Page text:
Four retail companies are currently fighting it out for the right to buy the Safeway supermarket group in the UK. According to a recent consumer poll, the battle is already won, with Asda coming out victorious.
A survey by Mintel's UK Retail Briefing asked consumers which company they hoped would emerge victorious in the battle for Safeway, with 17 per cent of those questioned opting for Asda, the UK arm of the world's leading retail group Wal-Mart.
Tesco, which is Britain's biggest player, was the second choice, although only one in 10 of those questioned said they would be happy to see their local Safeway replaced by a Tesco outlet.
The Mintel survey showed that just one in seven of the 1,011 adults questioned wanted the store to remain a Safeway outlet.
"Asda was by far the most popular choice amongst consumers to replace Safeway, reflecting the reputation it has built up nationally for good value for money and a strong non-foods offer. It seems that few will mourn the passing of Safeway if its stores are converted to one of the other major chains," said Richard Caines, retail consultant at Mintel.
The four supermarket bids for Safeway are currently being investigated by the Competition Commission, while a possible fifth bid from entrepreneur Philip Green, is not subject to approval. So far, the only company to have made a firm offer for Safeway is Morrisons.
According to Mintel, while Asda may be the most popular choice among consumers, Tesco had the broadest appeal across the demographic spectrum. It was strongest amongst those in the 16-24 age group and with more affluent shoppers, reflecting its upmarket positioning.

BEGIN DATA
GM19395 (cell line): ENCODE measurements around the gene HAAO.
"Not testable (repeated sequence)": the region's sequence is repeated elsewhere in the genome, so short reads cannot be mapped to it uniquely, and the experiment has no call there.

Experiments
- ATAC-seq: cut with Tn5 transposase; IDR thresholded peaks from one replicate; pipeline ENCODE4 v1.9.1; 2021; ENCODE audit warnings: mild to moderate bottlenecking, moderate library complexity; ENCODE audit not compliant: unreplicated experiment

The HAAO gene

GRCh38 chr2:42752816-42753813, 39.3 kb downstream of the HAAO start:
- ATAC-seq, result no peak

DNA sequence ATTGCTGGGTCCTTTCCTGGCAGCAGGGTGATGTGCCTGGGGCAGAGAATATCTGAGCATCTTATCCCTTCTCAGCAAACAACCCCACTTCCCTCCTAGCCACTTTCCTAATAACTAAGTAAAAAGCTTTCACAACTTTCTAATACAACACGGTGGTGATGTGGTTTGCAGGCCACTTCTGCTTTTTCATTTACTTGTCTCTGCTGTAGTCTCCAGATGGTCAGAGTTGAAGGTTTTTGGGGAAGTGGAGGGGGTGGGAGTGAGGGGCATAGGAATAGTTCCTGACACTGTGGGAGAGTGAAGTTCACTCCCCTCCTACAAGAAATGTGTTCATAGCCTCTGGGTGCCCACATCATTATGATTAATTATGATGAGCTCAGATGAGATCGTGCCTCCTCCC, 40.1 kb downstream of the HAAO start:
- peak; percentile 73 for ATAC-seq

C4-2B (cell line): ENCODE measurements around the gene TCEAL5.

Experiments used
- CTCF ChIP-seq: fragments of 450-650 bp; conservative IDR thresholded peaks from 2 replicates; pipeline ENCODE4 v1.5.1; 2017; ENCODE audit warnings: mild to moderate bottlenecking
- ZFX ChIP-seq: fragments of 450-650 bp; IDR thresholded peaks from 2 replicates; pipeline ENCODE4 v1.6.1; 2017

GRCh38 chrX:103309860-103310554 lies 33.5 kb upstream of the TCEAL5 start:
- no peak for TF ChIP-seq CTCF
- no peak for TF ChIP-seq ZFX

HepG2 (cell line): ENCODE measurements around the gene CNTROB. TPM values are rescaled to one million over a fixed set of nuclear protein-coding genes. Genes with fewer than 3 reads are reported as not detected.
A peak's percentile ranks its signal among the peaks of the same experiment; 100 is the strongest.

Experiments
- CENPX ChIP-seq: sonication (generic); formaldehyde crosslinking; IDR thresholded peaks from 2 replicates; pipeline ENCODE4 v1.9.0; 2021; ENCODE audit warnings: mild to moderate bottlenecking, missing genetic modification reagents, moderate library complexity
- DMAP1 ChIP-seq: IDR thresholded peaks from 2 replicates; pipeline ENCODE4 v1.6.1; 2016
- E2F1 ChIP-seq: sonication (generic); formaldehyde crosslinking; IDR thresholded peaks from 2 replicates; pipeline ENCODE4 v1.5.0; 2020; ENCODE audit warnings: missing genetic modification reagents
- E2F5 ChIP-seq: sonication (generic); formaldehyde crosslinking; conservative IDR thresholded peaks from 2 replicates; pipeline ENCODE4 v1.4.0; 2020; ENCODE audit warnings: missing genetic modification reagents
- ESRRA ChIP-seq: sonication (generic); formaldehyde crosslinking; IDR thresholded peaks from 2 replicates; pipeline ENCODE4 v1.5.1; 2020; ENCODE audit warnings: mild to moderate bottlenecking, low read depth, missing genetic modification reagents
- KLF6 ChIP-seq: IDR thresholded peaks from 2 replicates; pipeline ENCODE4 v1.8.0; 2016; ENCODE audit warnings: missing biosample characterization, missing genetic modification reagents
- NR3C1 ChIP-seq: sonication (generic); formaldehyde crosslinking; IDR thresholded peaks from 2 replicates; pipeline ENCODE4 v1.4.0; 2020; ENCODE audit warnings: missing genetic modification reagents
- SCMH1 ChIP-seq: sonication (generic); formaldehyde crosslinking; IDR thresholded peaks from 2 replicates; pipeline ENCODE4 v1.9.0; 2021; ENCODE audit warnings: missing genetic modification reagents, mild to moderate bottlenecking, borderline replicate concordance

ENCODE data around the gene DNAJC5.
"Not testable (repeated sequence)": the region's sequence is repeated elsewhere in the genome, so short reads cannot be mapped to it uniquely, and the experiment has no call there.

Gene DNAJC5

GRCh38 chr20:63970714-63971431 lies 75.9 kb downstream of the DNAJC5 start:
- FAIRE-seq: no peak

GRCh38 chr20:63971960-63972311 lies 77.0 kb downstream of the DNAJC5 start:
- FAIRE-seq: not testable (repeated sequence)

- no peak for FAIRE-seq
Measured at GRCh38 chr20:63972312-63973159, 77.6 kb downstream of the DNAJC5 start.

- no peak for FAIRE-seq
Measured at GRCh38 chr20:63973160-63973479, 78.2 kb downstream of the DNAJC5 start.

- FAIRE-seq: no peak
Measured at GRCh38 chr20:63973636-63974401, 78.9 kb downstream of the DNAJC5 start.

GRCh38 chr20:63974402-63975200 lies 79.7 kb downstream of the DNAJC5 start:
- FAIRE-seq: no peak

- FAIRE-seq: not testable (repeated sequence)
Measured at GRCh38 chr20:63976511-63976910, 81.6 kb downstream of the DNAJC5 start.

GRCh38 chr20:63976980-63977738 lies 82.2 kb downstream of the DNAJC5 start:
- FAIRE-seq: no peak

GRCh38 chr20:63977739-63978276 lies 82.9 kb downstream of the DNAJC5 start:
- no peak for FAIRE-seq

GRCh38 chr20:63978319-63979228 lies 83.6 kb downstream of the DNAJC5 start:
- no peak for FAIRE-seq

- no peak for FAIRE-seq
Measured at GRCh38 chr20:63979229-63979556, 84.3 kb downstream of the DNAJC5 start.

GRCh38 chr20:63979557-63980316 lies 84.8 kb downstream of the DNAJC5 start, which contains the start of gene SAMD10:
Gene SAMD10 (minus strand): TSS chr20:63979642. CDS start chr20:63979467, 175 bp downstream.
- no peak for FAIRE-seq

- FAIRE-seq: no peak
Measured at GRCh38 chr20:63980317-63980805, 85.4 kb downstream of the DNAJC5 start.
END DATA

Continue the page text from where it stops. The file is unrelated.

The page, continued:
Asda, on the other hand, was most popular with those in the 25-34 age band, the young family group, and those with middle to lower incomes.
Sainsbury's also appealed to more affluent shoppers, and, unsurprisingly, given the chain's coverage, those that live in the south and in London. Morrison's scored well in the north, particularly in Yorkshire and the North East, where it was the first choice to replace Safeway, reflecting its concentration in this region.
The survey also revealed that consumers prioritise choice over convenience when it comes to grocery shopping, with three in every four adults claiming that they liked to shop at the store which offers the widest range of foods. On the other hand only just over half said that they tended to shop at the store nearest to them.
Nearly all of those questioned (85 per cent) said that they found a store's fresh food offer particularly important in attracting them to a particular retailer.
The results of Mintel's consumer survey also show that groups such as Friends of the Earth - which is opposed to the Safeway sale - are increasingly out of touch with the demands of the consumer they claim they are protecting.
The group demonstrated its opposition to the takeover at Safeway's AGM earlier this week, claiming that any deal would inevitably mean that consumers will suffer because of higher prices and lower quality.
But this is not what the Mintel survey shows, with consumers questioned by the market research group showing their confidence in Asda's ability to keep prices low.
FoE's claim that the reduction in the number of supermarkets will also cause the demise of local shops also seems to be out of step with consumers: shoppers want a larger range of goods rather than a convenient local store.
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